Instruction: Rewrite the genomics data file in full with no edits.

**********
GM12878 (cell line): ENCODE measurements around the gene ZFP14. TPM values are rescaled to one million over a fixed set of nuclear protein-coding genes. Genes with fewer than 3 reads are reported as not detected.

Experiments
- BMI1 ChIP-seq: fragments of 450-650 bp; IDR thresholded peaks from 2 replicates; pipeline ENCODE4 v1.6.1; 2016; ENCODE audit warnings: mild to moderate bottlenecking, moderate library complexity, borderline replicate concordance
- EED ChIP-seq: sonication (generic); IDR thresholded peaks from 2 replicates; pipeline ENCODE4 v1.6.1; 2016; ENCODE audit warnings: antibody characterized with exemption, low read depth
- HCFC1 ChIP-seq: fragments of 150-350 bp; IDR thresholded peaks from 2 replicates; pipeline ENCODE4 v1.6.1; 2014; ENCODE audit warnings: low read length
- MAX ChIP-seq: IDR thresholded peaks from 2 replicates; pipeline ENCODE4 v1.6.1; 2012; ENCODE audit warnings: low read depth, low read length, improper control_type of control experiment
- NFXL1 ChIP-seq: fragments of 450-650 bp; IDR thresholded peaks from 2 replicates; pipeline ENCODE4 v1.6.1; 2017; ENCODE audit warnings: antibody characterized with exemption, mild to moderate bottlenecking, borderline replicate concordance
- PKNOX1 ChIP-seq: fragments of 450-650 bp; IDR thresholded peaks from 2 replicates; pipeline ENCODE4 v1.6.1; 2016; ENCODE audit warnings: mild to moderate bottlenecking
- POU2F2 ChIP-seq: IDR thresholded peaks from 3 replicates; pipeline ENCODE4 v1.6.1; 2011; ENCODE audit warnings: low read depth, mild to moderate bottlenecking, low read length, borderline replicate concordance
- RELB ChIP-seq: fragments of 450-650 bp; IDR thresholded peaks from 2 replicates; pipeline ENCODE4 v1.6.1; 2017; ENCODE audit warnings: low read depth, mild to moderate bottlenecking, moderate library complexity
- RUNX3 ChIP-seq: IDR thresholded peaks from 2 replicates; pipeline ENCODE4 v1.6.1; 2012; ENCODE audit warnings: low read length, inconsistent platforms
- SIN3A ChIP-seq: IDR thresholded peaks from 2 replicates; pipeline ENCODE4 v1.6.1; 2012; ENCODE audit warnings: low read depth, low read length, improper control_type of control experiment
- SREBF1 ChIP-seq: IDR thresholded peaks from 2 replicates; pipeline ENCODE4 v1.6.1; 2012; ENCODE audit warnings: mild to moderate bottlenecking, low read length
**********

GM12878 (cell line): ENCODE measurements around the gene ZFP14. TPM values are rescaled to one million over a fixed set of nuclear protein-coding genes. Genes with fewer than 3 reads are reported as not detected.

Experiments
- BMI1 ChIP-seq: fragments of 450-650 bp; IDR thresholded peaks from 2 replicates; pipeline ENCODE4 v1.6.1; 2016; ENCODE audit warnings: mild to moderate bottlenecking, moderate library complexity, borderline replicate concordance
- EED ChIP-seq: sonication (generic); IDR thresholded peaks from 2 replicates; pipeline ENCODE4 v1.6.1; 2016; ENCODE audit warnings: antibody characterized with exemption, low read depth
- HCFC1 ChIP-seq: fragments of 150-350 bp; IDR thresholded peaks from 2 replicates; pipeline ENCODE4 v1.6.1; 2014; ENCODE audit warnings: low read length
- MAX ChIP-seq: IDR thresholded peaks from 2 replicates; pipeline ENCODE4 v1.6.1; 2012; ENCODE audit warnings: low read depth, low read length, improper control_type of control experiment
- NFXL1 ChIP-seq: fragments of 450-650 bp; IDR thresholded peaks from 2 replicates; pipeline ENCODE4 v1.6.1; 2017; ENCODE audit warnings: antibody characterized with exemption, mild to moderate bottlenecking, borderline replicate concordance
- PKNOX1 ChIP-seq: fragments of 450-650 bp; IDR thresholded peaks from 2 replicates; pipeline ENCODE4 v1.6.1; 2016; ENCODE audit warnings: mild to moderate bottlenecking
- POU2F2 ChIP-seq: IDR thresholded peaks from 3 replicates; pipeline ENCODE4 v1.6.1; 2011; ENCODE audit warnings: low read depth, mild to moderate bottlenecking, low read length, borderline replicate concordance
- RELB ChIP-seq: fragments of 450-650 bp; IDR thresholded peaks from 2 replicates; pipeline ENCODE4 v1.6.1; 2017; ENCODE audit warnings: low read depth, mild to moderate bottlenecking, moderate library complexity
- RUNX3 ChIP-seq: IDR thresholded peaks from 2 replicates; pipeline ENCODE4 v1.6.1; 2012; ENCODE audit warnings: low read length, inconsistent platforms
- SIN3A ChIP-seq: IDR thresholded peaks from 2 replicates; pipeline ENCODE4 v1.6.1; 2012; ENCODE audit warnings: low read depth, low read length, improper control_type of control experiment
- SREBF1 ChIP-seq: IDR thresholded peaks from 2 replicates; pipeline ENCODE4 v1.6.1; 2012; ENCODE audit warnings: mild to moderate bottlenecking, low read length